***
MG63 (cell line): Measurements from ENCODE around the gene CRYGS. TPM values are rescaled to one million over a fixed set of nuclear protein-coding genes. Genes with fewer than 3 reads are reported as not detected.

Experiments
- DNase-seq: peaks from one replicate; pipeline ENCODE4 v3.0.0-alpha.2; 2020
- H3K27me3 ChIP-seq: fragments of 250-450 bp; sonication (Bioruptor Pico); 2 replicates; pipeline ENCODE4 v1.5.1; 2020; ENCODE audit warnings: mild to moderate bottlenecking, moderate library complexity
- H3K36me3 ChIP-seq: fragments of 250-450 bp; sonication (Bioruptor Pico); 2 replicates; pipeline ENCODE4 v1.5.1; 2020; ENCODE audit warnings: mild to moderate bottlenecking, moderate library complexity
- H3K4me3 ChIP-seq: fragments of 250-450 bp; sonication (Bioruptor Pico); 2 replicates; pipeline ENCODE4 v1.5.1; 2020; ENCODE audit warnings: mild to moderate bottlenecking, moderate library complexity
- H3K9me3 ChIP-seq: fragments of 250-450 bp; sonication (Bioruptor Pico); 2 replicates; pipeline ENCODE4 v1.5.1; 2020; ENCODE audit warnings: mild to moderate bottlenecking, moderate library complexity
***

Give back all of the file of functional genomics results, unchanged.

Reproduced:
MG63 (cell line): Measurements from ENCODE around the gene CRYGS. TPM values are rescaled to one million over a fixed set of nuclear protein-coding genes. Genes with fewer than 3 reads are reported as not detected.

Experiments
- DNase-seq: peaks from one replicate; pipeline ENCODE4 v3.0.0-alpha.2; 2020
- H3K27me3 ChIP-seq: fragments of 250-450 bp; sonication (Bioruptor Pico); 2 replicates; pipeline ENCODE4 v1.5.1; 2020; ENCODE audit warnings: mild to moderate bottlenecking, moderate library complexity
- H3K36me3 ChIP-seq: fragments of 250-450 bp; sonication (Bioruptor Pico); 2 replicates; pipeline ENCODE4 v1.5.1; 2020; ENCODE audit warnings: mild to moderate bottlenecking, moderate library complexity
- H3K4me3 ChIP-seq: fragments of 250-450 bp; sonication (Bioruptor Pico); 2 replicates; pipeline ENCODE4 v1.5.1; 2020; ENCODE audit warnings: mild to moderate bottlenecking, moderate library complexity
- H3K9me3 ChIP-seq: fragments of 250-450 bp; sonication (Bioruptor Pico); 2 replicates; pipeline ENCODE4 v1.5.1; 2020; ENCODE audit warnings: mild to moderate bottlenecking, moderate library complexity